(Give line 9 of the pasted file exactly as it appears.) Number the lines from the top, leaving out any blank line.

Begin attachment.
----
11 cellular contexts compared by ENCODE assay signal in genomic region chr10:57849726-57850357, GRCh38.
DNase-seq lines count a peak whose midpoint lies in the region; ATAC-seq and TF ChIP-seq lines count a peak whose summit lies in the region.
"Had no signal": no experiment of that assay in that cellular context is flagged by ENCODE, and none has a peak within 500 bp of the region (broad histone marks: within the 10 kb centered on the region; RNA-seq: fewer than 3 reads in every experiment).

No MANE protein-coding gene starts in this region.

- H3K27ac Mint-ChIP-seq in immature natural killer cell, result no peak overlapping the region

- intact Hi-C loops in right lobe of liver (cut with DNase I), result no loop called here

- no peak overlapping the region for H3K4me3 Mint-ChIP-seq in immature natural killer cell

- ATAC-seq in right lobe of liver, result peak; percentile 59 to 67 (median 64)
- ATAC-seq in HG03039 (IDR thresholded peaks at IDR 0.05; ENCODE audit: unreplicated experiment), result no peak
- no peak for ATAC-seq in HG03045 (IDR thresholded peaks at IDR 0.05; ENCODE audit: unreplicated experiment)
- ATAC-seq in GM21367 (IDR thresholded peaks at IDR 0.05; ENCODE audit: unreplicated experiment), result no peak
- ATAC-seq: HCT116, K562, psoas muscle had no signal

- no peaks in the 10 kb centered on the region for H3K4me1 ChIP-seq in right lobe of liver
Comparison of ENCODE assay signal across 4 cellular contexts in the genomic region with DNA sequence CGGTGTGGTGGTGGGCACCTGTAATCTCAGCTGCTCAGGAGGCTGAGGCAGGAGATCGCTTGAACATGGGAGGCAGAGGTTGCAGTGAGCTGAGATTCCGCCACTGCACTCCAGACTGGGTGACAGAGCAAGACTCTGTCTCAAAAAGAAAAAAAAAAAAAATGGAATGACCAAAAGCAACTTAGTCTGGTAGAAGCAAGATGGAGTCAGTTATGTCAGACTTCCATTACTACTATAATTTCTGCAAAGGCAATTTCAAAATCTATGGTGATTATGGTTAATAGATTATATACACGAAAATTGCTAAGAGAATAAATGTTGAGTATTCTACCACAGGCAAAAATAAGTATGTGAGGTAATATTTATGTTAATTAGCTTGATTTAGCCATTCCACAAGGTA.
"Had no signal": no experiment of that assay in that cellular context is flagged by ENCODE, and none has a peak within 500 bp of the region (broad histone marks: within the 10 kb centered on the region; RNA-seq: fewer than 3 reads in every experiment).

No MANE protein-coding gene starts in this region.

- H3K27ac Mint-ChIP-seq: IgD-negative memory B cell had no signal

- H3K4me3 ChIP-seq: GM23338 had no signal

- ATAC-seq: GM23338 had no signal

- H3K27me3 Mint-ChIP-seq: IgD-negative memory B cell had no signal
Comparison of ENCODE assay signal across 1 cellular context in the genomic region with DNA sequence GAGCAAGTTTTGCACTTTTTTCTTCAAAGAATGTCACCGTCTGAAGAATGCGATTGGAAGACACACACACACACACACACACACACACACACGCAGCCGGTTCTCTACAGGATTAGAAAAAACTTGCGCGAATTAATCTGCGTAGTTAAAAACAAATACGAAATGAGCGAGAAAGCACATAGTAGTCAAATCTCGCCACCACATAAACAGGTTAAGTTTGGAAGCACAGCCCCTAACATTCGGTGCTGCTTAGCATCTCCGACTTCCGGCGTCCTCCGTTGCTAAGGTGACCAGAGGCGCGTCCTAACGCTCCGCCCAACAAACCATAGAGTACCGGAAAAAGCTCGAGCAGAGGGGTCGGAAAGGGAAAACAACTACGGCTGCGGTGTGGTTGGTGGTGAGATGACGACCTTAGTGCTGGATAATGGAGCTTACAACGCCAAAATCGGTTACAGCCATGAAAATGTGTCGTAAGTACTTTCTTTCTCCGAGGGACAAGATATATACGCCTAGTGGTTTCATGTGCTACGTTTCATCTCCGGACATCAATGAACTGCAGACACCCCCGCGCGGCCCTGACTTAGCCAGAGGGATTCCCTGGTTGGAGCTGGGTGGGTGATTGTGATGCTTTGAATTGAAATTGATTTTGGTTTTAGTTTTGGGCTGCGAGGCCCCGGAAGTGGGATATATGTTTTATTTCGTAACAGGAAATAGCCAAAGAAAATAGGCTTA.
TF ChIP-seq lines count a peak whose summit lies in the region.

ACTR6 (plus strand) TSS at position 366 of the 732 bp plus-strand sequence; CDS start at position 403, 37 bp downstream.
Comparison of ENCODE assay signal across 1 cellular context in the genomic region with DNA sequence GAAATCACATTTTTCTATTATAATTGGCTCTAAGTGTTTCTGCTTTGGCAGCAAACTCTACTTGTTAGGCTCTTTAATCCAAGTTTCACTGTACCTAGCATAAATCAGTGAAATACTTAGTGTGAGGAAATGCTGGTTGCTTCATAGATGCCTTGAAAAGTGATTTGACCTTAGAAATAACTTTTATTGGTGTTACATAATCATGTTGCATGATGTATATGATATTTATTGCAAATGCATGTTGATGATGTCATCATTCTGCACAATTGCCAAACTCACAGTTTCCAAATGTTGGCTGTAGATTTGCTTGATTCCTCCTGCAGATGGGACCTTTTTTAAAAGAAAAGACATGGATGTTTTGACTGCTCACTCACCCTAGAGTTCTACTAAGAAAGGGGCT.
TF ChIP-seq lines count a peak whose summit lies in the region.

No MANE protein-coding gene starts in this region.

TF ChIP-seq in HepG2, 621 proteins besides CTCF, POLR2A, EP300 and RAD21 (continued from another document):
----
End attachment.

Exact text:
- ATAC-seq in HG03039 (IDR thresholded peaks at IDR 0.05; ENCODE audit: unreplicated experiment), result no peak